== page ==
The following article contains graphic images.
“Tonight we have no house, it’s bombed & I got in rubble. I saw deaths and I almost died” – @AlabedBana.
Bana Alabed tweets. She’s a seven-year-old girl living in Aleppo, Syria. Her Twitter account is managed by her mother, who documents the atrocities committed in Aleppo every day.
The account gained traction after Russian airstrikes destroyed a school in Idlib. The bombing killed 26 civilians, including children. Bana and her family tweeted live pictures and footage at the scene including graphic images of severed limbs and body bags. Classmates of Bana and her own brother were among those killed.
— Bana Alabed (@AlabedBana) October 28, 2016
Bana’s tweets typically ask for thoughts and prayers, as her home city crumbles around her. Bana, like many other Twitter users, utilizes hashtags like #StandWithAleppo to bring awareness to their cause. Bana and her mother try to spread their message of peace, and increase media attention of the events transpiring around them.
Bana’s childhood, or lack thereof, is the focal point of her Twitter activity. It highlights the impact the war has on her development. Though she has lost almost everything, documented in videos of frequent bombing, her mother tweets smiling photos of Bana losing her teeth and reading her copy of Harry Potter.
Similar Twitter accounts, like @edwardedark and @maytham956, ask for international aid. In appeals for empathy, these users often use either their own children, or children around them, to persuade others outside Syria to sponsor relief.
— Edward Dark (@edwardedark) November 20, 2016
Though mainstream media commonly cover Aleppo, the epicenter of the Syrian crisis, this account, and those like it, provides Western viewers a raw perspective that many news organizations cannot. Her uncensored tweets offer a rare civilian viewpoint that brings a new type of reporting to the international community.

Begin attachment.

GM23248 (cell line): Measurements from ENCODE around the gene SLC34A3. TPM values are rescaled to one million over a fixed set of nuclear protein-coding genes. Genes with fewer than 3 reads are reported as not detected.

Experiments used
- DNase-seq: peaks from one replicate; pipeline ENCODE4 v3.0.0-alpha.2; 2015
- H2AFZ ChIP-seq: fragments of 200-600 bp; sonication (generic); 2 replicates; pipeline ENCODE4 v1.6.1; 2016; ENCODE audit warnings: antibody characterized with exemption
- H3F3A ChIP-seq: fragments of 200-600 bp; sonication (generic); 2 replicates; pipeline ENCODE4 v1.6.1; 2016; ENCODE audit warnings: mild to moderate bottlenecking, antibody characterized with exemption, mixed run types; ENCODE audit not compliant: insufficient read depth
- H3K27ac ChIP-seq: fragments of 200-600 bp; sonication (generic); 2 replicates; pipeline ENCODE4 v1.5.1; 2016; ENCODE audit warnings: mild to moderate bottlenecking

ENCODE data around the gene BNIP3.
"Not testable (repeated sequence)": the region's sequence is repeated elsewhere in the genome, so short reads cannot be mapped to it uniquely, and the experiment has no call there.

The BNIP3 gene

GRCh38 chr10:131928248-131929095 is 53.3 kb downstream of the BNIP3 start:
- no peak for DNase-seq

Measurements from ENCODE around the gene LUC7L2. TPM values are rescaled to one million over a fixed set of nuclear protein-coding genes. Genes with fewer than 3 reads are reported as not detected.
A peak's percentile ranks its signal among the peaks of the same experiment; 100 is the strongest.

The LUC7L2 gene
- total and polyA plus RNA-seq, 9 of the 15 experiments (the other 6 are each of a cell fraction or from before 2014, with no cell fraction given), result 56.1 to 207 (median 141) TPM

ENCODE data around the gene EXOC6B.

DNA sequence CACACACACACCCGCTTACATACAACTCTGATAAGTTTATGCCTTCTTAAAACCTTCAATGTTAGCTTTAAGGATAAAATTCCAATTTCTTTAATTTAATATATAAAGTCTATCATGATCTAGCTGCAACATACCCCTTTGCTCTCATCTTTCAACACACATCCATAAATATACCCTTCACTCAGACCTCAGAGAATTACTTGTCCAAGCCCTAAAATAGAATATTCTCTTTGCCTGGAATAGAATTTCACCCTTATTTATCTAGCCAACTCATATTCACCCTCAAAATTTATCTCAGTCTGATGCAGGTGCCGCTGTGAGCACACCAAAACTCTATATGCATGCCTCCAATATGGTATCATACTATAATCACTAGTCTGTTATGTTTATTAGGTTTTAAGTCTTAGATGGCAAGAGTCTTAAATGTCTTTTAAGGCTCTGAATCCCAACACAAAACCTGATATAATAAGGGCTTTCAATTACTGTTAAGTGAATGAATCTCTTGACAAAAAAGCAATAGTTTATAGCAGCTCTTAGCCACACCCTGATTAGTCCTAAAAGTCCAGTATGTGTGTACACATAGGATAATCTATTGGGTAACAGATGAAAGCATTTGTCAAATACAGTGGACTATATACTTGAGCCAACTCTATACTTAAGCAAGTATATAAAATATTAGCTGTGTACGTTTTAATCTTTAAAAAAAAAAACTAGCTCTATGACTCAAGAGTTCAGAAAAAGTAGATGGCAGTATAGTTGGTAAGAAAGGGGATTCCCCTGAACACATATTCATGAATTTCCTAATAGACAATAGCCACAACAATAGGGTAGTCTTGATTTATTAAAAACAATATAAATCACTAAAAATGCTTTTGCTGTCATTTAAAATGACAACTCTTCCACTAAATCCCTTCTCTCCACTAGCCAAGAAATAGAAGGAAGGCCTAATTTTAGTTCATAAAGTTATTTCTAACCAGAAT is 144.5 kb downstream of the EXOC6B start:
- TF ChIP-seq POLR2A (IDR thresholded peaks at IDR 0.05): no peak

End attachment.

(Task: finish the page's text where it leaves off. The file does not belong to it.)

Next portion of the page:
This is our house, My beloved dolls died in the bombing of our house. I am very sad but happy to be alive.- Bana pic.twitter.com/9i0xxJrQtD
— Bana Alabed (@AlabedBana) November 29, 2016
According to the Australian Broadcasting Company, these accounts become popular mainly because of barriers of access to journalists entering the conflict. The dangers for foreign journalists to report on-site can be seen in Austin Tice’s disappearance back in 2012, when the conflict was still new. On his travels to Syria he strove to publish civilian stories, but instead was kidnapped by an unidentified group. His whereabouts are still unknown.
Native Syrians like Bana and her mother can capture the images and footage others cannot, as they live with the conflict stirring around them.
With the dangers of the region being one reason to detach from Syria, foreign journalists also find it difficult to predict what will happen in the region. There are ethnic and religious conflicts, geographical challenges, and complicated incumbent regimes that dissuade writers and their outlets from on the ground coverage. The Syrian conflict is one mired in confusion, often complicating reporting.
Most stories about the international conflict focus on the feud between Russia and the United States. The New York Times has even called the conflict a proxy war as Russia backs the Syrian government and the United States supports the rebels.
Now, as the Syrian government’s army moves closer to Bana’s location, she tweets that her only option is to flee to the regime side, where she fears she will be killed. In addition Bana’s most recent tweet on December 10th reports that not only was her childhood home destroyed by bombs, but her more recent home was also hit by rocket strikes.
MediaFile has made various attempts to reach out to Bana and her mother through Twitter, but they have been unresponsive due to, what can be assumed, their current displacement.